Why the Amazon matters – and what corporate activism hopes to achieve

We’ve only got the one planet to support us, and we all have a duty to look after it. It’s blindingly obvious that doing the wrong thing, anywhere in the world, can have adverse consequences for humanity globally. And it’s particularly true when we face a very real threat to one of the planet’s most important carbon sinks, climate regulators and reservoirs of biodiversity.

The Amazon rainforest ticks all those critical boxes. It stores 10% of the world’s carbon and is the habitat of 10% of its biodiversity, including more than 40,000 species of plants. Brazil, which has sovereignty over 61% of the forest, is allowing deforestation to progress at an alarming and accelerating pace, with some 20% of the forest in its territory already converted to other uses: agriculture, mineral extraction or urbanisation.

If you think 20% doesn’t sound too bad, bear in mind that Brazilian and other scientists consider 25% to be the critical ‘tipping point’ at which the Amazon rainforest will begin to lose its ability to recycle moisture from the Atlantic and will begin a process of degradation that will lead to the loss of most of its carbon stocks and biodiversity. The forest will cease to be a carbon sink and become a net carbon emitter. If this happens, the world will have absolutely no chance of limiting global warming to 1.5°C above pre-industrial levels, as the Paris Agreement aims to achieve.

That’s why the fate of the Amazon is of crucial importance to all of us, and that’s why Iceland and other leading UK retailers this week signed a joint letter to members of the Brazilian Congress urging them to reject proposed legislation by the Bolsonaro government that will grant amnesty to illegal land grabbers, allow the construction of major projects in well conserved areas, open indigenous areas to exploitation and overall expose many tens of millions of fresh hectares to deforestation.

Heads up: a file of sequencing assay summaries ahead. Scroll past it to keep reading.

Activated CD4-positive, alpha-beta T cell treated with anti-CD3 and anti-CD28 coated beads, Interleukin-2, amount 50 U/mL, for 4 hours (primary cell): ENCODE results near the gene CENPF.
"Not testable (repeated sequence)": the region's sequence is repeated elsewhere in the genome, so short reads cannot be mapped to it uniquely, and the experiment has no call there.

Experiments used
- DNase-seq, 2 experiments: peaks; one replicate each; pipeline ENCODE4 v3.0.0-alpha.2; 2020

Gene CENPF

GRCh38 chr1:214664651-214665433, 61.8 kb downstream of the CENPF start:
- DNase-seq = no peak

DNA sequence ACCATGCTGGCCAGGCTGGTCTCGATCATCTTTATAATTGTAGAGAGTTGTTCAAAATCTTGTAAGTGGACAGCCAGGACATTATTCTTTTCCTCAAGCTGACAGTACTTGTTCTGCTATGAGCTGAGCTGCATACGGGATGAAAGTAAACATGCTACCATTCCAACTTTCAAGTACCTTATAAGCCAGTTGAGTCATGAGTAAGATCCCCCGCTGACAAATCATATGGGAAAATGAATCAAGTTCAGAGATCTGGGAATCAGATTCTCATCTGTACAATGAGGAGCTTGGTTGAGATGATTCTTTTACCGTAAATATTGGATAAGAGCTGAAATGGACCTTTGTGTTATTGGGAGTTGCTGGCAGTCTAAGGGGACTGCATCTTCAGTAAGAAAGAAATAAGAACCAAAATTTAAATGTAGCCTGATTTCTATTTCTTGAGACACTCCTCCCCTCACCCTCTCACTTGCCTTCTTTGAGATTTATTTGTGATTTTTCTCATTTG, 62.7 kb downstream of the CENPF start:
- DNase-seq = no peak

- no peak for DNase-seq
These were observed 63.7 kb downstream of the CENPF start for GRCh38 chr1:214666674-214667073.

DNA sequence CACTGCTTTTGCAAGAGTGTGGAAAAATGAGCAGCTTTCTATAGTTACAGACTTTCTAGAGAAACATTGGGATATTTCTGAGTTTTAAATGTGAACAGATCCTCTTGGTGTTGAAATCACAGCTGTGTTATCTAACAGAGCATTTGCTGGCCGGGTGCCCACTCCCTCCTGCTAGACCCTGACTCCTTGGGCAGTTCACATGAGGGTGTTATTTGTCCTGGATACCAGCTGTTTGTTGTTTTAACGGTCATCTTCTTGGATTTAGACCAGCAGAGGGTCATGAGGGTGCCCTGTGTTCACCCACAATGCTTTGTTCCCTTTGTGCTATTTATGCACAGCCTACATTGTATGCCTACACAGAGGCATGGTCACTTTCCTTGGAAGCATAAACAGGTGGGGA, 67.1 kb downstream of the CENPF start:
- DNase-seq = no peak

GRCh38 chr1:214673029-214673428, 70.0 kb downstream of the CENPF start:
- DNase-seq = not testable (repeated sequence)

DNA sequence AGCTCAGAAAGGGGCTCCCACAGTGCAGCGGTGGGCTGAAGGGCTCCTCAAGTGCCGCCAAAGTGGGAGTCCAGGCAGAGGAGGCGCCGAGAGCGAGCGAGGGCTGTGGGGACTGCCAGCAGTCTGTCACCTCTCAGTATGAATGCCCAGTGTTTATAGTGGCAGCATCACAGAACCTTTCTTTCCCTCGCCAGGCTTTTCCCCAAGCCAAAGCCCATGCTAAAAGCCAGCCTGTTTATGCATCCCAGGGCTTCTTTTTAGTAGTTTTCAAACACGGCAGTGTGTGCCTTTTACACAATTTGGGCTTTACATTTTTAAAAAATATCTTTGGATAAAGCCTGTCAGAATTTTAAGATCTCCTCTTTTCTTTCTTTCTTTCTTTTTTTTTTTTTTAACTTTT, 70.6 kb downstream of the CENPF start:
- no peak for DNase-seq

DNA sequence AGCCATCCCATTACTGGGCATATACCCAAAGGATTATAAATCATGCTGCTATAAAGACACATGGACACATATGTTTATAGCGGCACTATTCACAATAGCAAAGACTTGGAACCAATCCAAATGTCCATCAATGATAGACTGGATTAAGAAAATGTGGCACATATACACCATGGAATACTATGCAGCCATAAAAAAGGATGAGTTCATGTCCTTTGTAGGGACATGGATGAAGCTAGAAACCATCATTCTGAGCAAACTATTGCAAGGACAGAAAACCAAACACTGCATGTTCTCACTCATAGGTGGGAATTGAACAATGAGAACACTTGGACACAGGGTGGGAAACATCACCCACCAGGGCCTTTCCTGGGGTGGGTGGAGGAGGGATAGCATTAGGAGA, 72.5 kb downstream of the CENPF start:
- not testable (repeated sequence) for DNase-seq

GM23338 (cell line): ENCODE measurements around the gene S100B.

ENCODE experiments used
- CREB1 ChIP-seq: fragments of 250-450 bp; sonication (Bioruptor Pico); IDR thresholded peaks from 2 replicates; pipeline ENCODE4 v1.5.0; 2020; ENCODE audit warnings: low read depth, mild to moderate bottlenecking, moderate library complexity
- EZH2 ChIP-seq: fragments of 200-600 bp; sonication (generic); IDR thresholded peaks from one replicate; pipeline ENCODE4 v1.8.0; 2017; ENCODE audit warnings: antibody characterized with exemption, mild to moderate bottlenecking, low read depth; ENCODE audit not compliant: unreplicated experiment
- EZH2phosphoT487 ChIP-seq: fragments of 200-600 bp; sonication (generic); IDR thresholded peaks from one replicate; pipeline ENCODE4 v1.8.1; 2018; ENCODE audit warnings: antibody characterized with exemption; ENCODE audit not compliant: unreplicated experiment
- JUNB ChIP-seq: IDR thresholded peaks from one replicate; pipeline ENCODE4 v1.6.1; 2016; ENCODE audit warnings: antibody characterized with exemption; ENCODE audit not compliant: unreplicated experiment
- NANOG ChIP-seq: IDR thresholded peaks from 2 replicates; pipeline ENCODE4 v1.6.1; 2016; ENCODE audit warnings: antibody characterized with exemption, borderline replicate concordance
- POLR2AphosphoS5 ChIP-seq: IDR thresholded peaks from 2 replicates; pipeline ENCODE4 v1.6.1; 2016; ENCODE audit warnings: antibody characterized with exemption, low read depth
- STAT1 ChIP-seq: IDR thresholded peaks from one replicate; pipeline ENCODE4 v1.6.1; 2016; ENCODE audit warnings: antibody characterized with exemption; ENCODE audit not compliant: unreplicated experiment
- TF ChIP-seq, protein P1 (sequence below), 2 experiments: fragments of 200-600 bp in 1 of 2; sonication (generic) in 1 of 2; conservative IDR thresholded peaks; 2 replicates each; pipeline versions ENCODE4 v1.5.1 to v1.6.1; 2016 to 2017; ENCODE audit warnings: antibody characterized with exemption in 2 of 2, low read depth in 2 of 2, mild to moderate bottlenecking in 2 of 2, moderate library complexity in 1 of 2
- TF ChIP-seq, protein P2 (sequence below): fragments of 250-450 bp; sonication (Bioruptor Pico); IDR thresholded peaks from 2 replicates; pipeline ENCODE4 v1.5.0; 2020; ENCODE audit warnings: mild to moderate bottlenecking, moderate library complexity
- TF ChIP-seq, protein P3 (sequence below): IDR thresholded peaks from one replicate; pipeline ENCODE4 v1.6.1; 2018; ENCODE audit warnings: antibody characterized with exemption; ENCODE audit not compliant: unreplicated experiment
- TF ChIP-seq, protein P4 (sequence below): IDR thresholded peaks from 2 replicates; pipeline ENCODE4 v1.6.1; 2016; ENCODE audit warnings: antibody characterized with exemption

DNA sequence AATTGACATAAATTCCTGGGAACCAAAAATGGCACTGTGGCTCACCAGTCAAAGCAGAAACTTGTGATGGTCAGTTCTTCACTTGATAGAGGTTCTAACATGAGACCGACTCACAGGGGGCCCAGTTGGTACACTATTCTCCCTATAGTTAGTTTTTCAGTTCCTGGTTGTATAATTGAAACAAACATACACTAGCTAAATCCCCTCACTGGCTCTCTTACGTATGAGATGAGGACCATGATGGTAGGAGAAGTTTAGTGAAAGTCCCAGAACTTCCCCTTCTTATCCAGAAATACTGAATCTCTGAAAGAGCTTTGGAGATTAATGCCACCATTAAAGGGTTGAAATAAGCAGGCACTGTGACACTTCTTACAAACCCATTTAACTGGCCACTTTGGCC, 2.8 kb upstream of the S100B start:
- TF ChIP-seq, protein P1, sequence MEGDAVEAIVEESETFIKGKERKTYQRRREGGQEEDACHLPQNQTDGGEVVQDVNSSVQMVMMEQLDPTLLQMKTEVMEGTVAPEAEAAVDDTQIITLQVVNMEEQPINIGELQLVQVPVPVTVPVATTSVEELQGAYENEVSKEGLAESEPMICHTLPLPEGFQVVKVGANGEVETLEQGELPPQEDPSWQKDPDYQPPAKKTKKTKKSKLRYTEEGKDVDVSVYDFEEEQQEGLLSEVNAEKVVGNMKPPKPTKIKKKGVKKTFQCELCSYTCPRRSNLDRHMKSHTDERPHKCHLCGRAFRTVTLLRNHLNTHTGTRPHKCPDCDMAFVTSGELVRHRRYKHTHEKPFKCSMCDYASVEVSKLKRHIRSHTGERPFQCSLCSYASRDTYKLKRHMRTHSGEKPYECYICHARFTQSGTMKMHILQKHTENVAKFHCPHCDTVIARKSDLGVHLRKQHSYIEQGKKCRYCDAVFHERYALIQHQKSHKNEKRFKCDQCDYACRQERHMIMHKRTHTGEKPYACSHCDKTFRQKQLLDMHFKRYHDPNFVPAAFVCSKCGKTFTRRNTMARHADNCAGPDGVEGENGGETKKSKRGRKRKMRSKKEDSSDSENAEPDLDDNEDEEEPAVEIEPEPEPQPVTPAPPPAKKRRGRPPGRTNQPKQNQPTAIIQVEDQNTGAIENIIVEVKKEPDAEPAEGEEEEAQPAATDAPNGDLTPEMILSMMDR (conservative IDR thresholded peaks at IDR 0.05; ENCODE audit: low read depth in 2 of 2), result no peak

Last year alone an area of virgin rainforest six times the size of London was burned down. If this legislative package is approved, that destruction is guaranteed to accelerate dramatically, and the global conservation charity WWF considers that ‘it will be impossible to control deforestation and violence against indigenous peoples and traditional communities in the Amazon in the next decade.’

Amazon Rainforest

What’s this got to do with UK retailers, and indeed with you? Well, climate change is a clear danger to all of us, but underlying the threat to the Amazon is the unsustainable production of soy, for which there is ever-increasing demand as the feedstock for meat and dairy products. Since we know that money talks – a similar set of proposals was withdrawn a year ago after threats to stop sourcing agricultural products from Brazil – we hope that legislators will be deterred by the very real prospect of major international buyers reviewing their supply chains if this legislation goes ahead.